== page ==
Lewis is a good story teller and portrays the players well. He comes at things from all perspectives; he does not dodge complexity but explains it well. His overall image of modern Wall Street is dark. Warning: one must follow some of the details about the instruments (CDOs & CDSs) to enjoy the drama of the later chapters.
I am on page 50 (mid 2005) and Lewis proceeds chronologically with the story. I don’t know what final judgements he will make on players such as Mike Burry but I want to insert here my own judgement, based on what I have learned so far from the book, and also what I have read in subsequent news stories. Short sellers such as Burry increase the pain in the short term but decrease the total pain in just about any longer run. The sooner you terminate a Ponzi scheme the less total damage it does. The events of 2008 are not due to a Ponzi scheme and Burry didn’t actually short, but the analogy still holds.
Lewis has a keen sense of economic cause and effect so often lacking in New York Times reports and even the Wall Street Journal. This lack is manifest in reporting situations that cry for explanations of how other components of the situation respond. If there is a dire shortage of zots, what effect of this has there been on the price of zots and the suppliers of zots? Lewis does not leave the reader long in the dark here.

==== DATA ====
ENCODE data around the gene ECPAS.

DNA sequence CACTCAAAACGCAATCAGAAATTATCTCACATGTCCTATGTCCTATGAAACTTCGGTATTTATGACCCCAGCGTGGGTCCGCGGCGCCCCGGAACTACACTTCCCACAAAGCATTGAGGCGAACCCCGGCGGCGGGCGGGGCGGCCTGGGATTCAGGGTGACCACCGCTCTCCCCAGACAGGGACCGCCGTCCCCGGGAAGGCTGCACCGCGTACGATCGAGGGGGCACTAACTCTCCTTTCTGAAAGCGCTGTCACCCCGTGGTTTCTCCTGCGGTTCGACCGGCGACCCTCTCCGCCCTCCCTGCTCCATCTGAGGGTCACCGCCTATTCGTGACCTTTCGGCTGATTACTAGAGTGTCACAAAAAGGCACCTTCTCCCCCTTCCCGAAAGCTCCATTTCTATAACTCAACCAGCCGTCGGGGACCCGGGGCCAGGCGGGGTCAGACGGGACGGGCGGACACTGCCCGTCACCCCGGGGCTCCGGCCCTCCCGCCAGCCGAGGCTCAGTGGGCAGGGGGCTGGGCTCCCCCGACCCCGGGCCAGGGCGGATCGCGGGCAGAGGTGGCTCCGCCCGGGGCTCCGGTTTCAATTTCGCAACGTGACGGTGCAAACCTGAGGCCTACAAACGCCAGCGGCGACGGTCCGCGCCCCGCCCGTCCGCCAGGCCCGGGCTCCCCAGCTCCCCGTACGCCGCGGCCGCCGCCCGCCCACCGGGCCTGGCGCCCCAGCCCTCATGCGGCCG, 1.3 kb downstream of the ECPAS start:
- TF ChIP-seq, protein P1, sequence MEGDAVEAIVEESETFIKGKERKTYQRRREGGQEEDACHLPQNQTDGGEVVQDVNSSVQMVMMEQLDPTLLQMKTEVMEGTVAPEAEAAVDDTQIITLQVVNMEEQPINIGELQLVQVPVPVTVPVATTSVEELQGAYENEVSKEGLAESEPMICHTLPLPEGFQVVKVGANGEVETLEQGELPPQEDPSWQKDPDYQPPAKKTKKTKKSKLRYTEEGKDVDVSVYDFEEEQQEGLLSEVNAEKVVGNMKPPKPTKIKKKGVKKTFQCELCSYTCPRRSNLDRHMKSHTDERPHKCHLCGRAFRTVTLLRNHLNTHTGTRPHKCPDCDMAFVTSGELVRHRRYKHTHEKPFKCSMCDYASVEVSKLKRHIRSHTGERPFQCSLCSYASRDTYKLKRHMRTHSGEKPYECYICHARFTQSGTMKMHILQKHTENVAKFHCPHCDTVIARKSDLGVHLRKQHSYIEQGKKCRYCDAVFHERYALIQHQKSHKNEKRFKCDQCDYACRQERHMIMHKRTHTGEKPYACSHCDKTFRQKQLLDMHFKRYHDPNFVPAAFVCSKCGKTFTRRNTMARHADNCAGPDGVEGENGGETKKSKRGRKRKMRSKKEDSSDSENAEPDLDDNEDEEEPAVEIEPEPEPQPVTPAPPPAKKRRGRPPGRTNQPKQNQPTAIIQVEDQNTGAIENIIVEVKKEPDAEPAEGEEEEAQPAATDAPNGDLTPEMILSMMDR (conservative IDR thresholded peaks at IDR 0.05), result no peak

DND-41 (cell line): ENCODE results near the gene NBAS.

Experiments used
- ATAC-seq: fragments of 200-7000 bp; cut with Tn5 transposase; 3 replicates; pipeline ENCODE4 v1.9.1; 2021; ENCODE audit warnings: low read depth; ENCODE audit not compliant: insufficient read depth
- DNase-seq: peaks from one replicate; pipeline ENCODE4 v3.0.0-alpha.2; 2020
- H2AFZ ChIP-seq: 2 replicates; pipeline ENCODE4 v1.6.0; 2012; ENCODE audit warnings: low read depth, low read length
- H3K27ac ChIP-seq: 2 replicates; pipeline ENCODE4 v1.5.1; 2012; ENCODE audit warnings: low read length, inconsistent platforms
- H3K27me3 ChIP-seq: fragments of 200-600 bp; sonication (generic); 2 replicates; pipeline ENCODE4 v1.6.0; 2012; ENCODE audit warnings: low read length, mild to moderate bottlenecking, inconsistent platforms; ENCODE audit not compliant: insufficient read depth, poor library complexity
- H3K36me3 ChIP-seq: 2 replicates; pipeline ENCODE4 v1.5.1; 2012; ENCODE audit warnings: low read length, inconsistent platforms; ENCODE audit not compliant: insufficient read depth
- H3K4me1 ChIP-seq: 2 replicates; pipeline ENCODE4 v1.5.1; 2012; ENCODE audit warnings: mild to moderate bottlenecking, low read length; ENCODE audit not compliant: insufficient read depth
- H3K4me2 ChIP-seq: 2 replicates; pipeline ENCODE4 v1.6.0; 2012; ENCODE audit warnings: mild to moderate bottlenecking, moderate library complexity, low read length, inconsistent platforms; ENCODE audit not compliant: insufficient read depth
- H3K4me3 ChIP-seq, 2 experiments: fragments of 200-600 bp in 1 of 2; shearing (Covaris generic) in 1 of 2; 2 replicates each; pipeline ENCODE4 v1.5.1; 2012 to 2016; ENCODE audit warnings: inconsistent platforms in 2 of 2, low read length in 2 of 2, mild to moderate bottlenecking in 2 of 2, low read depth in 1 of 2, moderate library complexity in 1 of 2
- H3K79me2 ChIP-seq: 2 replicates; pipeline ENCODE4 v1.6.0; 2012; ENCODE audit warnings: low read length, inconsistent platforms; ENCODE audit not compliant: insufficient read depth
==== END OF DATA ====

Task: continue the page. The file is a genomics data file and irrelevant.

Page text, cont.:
On page 130 I see answers to some questions that I wondered about here a year ago—“What are the assets that back this instrument?”. The information was indeed hard to get in 2006.
On page 131 we learn that CDOs are recursive which, as any computer scientist will tell you, means that they are mutable. Otherwise each CDO would be composed solely of older CDOs thus precluding circularity. This is not in itself fraudulent but makes fraud easier. Some years ago Tymshare embarked on charting the ownership of companies in the oil business. There was considerable circularity there too. The information was hard to get. Transparency is critical.
2010 note by Burry
A Review; and another